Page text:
“To my surprise, the sport had lots of structure and rules. There was an order after all! I loved learning the game—it all moved like clockwork when everything went well.”

During 1973 another Colorado team—the Scarlet Harlots—organized, followed in 1974 by the Denver Blues. By 1974, there were approximately 29 women’s teams in the US.

As CU alumnus Matty Leighton recounts: “The CU women had a long tradition of excellence. In 1973 they traveled to the OMBAC San Diego tournament and took first place. The following year, they again won the San Diego tournament as well as the Colorado Championship. In 1975 CU women got a real test when they traveled to the Annual Santa Barbara Tournament and beat San Diego State, UCLA, Belmont Shores, UCSD, OMBUSH, Tempe, and Phoenix. Through much of the early to mid 1970s CU was the dominant women’s team in the country.”

Julia Marley left school for a year (returning 1974-1975) and re-joined the CU women. “By that time, we had expanded our competitions to include teams from California,” she remembers. As Matty noted earlier, CU traveled to play in the 1975 Santa Barbara Rugby Tournament. Julia was included in that roster.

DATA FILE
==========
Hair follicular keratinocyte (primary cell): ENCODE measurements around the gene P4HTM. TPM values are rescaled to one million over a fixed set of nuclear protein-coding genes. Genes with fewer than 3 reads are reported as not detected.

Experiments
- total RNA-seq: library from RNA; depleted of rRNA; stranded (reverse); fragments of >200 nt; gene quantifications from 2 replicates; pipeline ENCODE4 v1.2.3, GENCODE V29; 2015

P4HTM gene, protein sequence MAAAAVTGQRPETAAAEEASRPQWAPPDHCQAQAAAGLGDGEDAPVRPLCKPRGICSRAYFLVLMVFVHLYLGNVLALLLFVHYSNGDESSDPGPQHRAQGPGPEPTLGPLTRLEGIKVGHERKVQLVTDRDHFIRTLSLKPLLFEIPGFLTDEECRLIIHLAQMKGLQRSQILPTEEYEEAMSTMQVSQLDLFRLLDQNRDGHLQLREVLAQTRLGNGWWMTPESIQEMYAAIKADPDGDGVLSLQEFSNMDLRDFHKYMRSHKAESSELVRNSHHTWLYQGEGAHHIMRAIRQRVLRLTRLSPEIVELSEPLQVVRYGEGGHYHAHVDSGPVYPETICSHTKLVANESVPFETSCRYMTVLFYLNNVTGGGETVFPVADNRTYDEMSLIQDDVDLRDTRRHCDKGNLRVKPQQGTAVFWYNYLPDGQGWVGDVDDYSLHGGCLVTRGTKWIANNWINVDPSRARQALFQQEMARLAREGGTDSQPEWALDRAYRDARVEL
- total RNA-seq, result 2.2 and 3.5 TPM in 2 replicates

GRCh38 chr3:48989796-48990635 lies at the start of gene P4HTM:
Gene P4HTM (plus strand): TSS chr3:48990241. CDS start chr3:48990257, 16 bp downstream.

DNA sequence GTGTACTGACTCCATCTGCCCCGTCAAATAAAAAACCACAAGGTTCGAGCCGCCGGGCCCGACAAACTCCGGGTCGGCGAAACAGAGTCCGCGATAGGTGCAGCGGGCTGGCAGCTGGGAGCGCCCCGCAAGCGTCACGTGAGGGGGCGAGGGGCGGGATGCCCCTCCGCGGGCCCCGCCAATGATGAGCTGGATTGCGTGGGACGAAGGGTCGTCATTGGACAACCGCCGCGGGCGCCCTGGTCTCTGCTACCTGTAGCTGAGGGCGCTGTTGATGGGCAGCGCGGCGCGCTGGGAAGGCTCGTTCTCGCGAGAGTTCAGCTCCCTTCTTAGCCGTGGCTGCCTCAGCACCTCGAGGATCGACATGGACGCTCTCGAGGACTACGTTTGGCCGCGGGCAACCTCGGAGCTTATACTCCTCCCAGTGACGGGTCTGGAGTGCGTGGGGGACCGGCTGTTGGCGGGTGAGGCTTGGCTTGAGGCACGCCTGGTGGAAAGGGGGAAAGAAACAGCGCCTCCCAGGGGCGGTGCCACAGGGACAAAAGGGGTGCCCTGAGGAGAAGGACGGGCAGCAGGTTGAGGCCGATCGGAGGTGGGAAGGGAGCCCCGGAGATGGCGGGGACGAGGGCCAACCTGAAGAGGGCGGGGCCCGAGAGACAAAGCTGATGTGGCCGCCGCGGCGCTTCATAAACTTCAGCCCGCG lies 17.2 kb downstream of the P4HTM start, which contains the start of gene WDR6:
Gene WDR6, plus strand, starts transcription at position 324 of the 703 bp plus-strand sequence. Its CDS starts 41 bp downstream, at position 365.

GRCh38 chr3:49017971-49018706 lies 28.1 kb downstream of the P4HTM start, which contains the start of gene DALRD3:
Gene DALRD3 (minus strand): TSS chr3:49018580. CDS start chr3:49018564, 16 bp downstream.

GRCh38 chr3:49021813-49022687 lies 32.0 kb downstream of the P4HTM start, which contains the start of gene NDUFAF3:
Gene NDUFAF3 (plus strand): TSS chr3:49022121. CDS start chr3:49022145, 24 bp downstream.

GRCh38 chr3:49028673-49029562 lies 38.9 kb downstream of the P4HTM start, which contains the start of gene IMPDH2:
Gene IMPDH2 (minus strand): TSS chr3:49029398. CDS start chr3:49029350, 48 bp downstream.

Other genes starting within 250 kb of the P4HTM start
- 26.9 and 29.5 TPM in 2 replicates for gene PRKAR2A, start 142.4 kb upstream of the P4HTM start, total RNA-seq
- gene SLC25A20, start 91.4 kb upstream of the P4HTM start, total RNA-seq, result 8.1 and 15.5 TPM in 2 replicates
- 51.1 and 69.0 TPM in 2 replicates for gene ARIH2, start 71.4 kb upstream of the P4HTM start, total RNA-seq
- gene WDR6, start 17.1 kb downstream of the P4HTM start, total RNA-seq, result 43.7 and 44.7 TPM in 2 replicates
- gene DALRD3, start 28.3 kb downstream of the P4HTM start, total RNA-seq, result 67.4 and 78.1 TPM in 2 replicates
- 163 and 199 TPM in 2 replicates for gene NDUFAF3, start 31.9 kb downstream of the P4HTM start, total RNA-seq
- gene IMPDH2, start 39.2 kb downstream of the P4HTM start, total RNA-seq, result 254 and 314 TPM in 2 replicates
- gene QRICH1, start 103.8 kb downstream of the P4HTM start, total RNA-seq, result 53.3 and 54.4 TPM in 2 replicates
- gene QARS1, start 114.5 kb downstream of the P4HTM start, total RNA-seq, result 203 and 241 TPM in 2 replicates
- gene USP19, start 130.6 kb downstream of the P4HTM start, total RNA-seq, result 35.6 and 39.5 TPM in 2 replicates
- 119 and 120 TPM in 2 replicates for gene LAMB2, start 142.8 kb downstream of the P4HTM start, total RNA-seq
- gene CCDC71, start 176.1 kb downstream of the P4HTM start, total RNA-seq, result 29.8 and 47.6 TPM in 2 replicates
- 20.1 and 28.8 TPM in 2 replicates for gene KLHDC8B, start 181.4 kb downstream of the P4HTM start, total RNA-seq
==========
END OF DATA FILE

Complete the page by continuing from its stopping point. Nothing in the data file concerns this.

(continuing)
“There were so many teams there,” she recalls. “It was very exciting. So many games, so much camaraderie. I had friends in college out there, and they all came to cheer us on. It was really fun.”

Around 1975 the CU women changed their name to the Rainbows and traded their black and gold hooped jerseys for blue, red, gold, and white, adopting the colors of the Colorado state flag. Throughout the late ’70s the CU Rainbows ruled the west, winning tournaments in Texas, Phoenix, and San Francisco.

Later, the CU Rainbows represented the west at the 1981 National Club Championships. They enjoyed two more appearances at the National Club tourney (1989 & 1992) before the team changed their colors to purple and black. The color change, however, did little to stop their slide from the ranks of the top clubs. In the fall of 1995 the CU women went back to their roots—the black and gold of CU—and adopted the University mascot ‘Buff’ as their name.

Today the CU women are a D1 club team at the University of Colorado and all team members are enrolled undergraduate students. But the site doesn’t do justice to the significant role CU played in the history of women’s rugby in the United States. They were the first.

Of course this history doesn’t belong solely to CU and CSU—it belongs to all of us. This is our collective history and it’s critical that we preserve it.

I don’t know any of the women in this picture, but I want to reach into the past and thank them for their courage. What they’re shown in the photo doing had so rarely been done before. As you return to the pitch this spring, consider that 50 years ago these young women were willing to pull up their tube socks and endure some amount of derision and devaluing because of their choice to play a nascent sport that was, until 1971, considered off-limits to women. They are the mothers of dragons.


Thank you to Matty Leighton, who wrote a history of CU women's rugby for the club's 25th anniversary, and to both Trudi Foreman and Jeff Aldred, who shared their stories with us.